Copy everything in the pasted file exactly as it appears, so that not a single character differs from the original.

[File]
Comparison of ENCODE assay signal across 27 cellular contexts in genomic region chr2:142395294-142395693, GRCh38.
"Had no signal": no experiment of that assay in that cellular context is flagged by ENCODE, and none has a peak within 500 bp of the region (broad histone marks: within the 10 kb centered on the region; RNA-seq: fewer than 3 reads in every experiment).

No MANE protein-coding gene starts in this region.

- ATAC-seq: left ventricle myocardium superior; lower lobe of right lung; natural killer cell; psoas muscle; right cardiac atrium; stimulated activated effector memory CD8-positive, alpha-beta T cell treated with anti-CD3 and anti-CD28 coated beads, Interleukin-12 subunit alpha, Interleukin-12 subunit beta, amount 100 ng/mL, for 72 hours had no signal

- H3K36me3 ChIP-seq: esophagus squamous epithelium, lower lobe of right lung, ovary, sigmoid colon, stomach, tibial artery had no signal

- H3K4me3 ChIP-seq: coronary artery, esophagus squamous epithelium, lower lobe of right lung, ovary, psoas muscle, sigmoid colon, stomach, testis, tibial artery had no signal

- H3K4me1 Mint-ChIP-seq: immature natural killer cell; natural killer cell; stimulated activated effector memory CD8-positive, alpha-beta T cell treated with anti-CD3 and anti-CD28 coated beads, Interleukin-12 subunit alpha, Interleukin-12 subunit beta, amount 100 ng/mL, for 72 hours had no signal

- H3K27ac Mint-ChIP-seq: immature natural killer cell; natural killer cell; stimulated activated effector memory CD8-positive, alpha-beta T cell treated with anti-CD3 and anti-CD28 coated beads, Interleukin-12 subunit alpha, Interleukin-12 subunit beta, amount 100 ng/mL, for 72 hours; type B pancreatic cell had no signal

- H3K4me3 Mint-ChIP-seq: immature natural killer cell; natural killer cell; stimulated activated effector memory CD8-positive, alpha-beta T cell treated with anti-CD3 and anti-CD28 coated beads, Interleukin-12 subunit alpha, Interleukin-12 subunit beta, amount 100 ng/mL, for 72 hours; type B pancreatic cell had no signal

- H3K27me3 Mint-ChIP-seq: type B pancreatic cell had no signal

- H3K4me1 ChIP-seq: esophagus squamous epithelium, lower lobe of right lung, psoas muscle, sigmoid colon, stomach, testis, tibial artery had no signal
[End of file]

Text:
Comparison of ENCODE assay signal across 27 cellular contexts in genomic region chr2:142395294-142395693, GRCh38.
"Had no signal": no experiment of that assay in that cellular context is flagged by ENCODE, and none has a peak within 500 bp of the region (broad histone marks: within the 10 kb centered on the region; RNA-seq: fewer than 3 reads in every experiment).

No MANE protein-coding gene starts in this region.

- ATAC-seq: left ventricle myocardium superior; lower lobe of right lung; natural killer cell; psoas muscle; right cardiac atrium; stimulated activated effector memory CD8-positive, alpha-beta T cell treated with anti-CD3 and anti-CD28 coated beads, Interleukin-12 subunit alpha, Interleukin-12 subunit beta, amount 100 ng/mL, for 72 hours had no signal

- H3K36me3 ChIP-seq: esophagus squamous epithelium, lower lobe of right lung, ovary, sigmoid colon, stomach, tibial artery had no signal

- H3K4me3 ChIP-seq: coronary artery, esophagus squamous epithelium, lower lobe of right lung, ovary, psoas muscle, sigmoid colon, stomach, testis, tibial artery had no signal

- H3K4me1 Mint-ChIP-seq: immature natural killer cell; natural killer cell; stimulated activated effector memory CD8-positive, alpha-beta T cell treated with anti-CD3 and anti-CD28 coated beads, Interleukin-12 subunit alpha, Interleukin-12 subunit beta, amount 100 ng/mL, for 72 hours had no signal

- H3K27ac Mint-ChIP-seq: immature natural killer cell; natural killer cell; stimulated activated effector memory CD8-positive, alpha-beta T cell treated with anti-CD3 and anti-CD28 coated beads, Interleukin-12 subunit alpha, Interleukin-12 subunit beta, amount 100 ng/mL, for 72 hours; type B pancreatic cell had no signal

- H3K4me3 Mint-ChIP-seq: immature natural killer cell; natural killer cell; stimulated activated effector memory CD8-positive, alpha-beta T cell treated with anti-CD3 and anti-CD28 coated beads, Interleukin-12 subunit alpha, Interleukin-12 subunit beta, amount 100 ng/mL, for 72 hours; type B pancreatic cell had no signal

- H3K27me3 Mint-ChIP-seq: type B pancreatic cell had no signal

- H3K4me1 ChIP-seq: esophagus squamous epithelium, lower lobe of right lung, psoas muscle, sigmoid colon, stomach, testis, tibial artery had no signal